Improving The Mobile E-Commerce Experience
Have you been shy about entering the mobile e-commerce sphere? Learn what works from the industry's trailblazers!
Let’s face it. Mobile shopping, especially on the smartphone, is still in its infancy.
Companies embracing it are trailblazers testing new ideas and shopping models. Pretty much every buyer uses a smartphone or tablet these days, and the youth audience is extremely connected, so there is a lot of room for companies to try new things and see huge success — and huge blunders. The issue becomes especially important as we approach the fourth quarter and the holiday shopping season.
The tiny screens of smartphones are an extreme challenge for user experience designers. Replicating the desktop experience simply isn’t a good idea on a smartphone. It will take time for companies to successfully find the best experience.
Truthfully, there isn’t going to be just one answer to the question of how to provide the best mobile experience. But if you haven’t embraced mobile e-commerce, it’s not too late — and now is the best time to start testing your adaptive design strategy to find what does work with your buyers.
Mobile e-commerce has been around for a few years now at least — so what do we know that does work on smartphones, that you can begin testing with your buying audience? What are the common things that the best marketers have implemented?
1. Navigation Styles For Everyone
• Swipers. Swipers are people who just love thumbing through your pictures and information to find what they are looking for or the best deal. One of the key reasons that the smartphone interface has been successful is that swiping as a means of navigation has been a very intuitive way to get where you want.
We even see commercials where people are swiping through screens of products on the TV to get what they want. It is an intuitive way of digging through choices. As long as people can read what’s on the screen, they are happy to swipe and tap their way to get to the product they want.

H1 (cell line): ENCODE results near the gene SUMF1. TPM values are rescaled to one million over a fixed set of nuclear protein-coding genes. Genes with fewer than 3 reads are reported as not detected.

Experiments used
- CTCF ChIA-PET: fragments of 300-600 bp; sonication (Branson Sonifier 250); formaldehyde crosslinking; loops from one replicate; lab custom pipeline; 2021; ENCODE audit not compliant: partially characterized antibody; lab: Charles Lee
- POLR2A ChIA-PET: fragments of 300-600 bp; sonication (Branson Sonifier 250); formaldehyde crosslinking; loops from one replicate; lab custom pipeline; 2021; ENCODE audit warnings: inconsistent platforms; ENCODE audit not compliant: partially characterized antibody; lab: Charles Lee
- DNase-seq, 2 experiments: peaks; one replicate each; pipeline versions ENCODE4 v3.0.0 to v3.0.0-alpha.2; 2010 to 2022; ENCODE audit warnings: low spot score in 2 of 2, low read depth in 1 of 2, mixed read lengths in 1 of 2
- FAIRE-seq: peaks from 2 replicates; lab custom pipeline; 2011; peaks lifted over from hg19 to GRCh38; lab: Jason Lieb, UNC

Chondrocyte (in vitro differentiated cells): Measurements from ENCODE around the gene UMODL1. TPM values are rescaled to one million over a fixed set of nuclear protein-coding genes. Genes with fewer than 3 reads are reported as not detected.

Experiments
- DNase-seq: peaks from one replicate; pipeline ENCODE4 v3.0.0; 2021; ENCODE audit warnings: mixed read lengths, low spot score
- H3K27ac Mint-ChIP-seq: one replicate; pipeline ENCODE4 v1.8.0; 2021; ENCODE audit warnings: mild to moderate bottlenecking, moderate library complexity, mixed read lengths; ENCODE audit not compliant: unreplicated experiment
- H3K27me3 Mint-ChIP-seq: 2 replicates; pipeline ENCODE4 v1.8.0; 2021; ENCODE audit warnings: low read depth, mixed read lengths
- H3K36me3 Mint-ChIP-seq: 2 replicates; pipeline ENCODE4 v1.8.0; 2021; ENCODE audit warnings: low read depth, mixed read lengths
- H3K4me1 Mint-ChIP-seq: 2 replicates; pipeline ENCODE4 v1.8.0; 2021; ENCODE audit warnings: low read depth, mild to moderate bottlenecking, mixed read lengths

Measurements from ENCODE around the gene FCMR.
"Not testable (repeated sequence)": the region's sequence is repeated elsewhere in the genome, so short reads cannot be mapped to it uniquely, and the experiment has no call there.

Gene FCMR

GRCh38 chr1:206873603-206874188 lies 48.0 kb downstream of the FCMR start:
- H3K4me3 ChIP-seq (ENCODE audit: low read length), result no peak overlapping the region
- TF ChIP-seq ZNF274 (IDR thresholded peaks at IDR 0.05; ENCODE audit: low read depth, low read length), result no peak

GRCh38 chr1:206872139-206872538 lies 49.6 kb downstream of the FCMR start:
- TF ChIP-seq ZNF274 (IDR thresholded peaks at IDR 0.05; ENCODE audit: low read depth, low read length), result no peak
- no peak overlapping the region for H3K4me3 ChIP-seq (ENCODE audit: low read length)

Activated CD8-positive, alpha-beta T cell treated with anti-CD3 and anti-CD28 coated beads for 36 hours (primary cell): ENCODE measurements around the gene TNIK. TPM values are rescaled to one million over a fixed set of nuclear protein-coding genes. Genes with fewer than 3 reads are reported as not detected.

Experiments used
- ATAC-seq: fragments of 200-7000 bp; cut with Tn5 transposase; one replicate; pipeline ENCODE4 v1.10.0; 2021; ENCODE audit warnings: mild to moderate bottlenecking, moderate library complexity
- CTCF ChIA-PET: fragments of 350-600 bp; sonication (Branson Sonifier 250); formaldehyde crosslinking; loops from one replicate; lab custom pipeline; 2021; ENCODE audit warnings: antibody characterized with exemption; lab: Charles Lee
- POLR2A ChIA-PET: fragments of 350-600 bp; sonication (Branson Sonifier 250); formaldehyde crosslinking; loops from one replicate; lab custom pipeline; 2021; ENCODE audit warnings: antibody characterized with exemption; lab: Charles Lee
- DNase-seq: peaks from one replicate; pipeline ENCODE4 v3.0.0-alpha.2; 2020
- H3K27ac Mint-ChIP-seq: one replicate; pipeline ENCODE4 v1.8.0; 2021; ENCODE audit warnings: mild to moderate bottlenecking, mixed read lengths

• Searchers. This is a pretty simple one. Just like the desktop, mobile buyers have different styles of navigation that they prefer. Searchers simply prefer to use your on-site search to find what they want. This is probably their main way of navigating websites on the desktop, and there is no reason for them to switch for mobile devices, assuming search produces what they want easily and quickly.
Costco has a pretty good mobile app. They’ve been in the mobile space for a long time now, and they know what works.
I really like the use of search on their mobile app. The search button is present in the same spot all the way through the experience. With a huge catalog like theirs, search is going to be one of the fastest ways for buyers to move around. Notice how obvious it is and big it is. It takes up a large chunk of screen space because they know people use it and it works.
2. Leveraging The Power Of The Smartphone
As we’ve experienced, the smartphone isn’t really a great device for browsing lots of products. For shopping, it must be designed to quickly find what you want. But shopping apps can be designed to enhance the user experience in the store.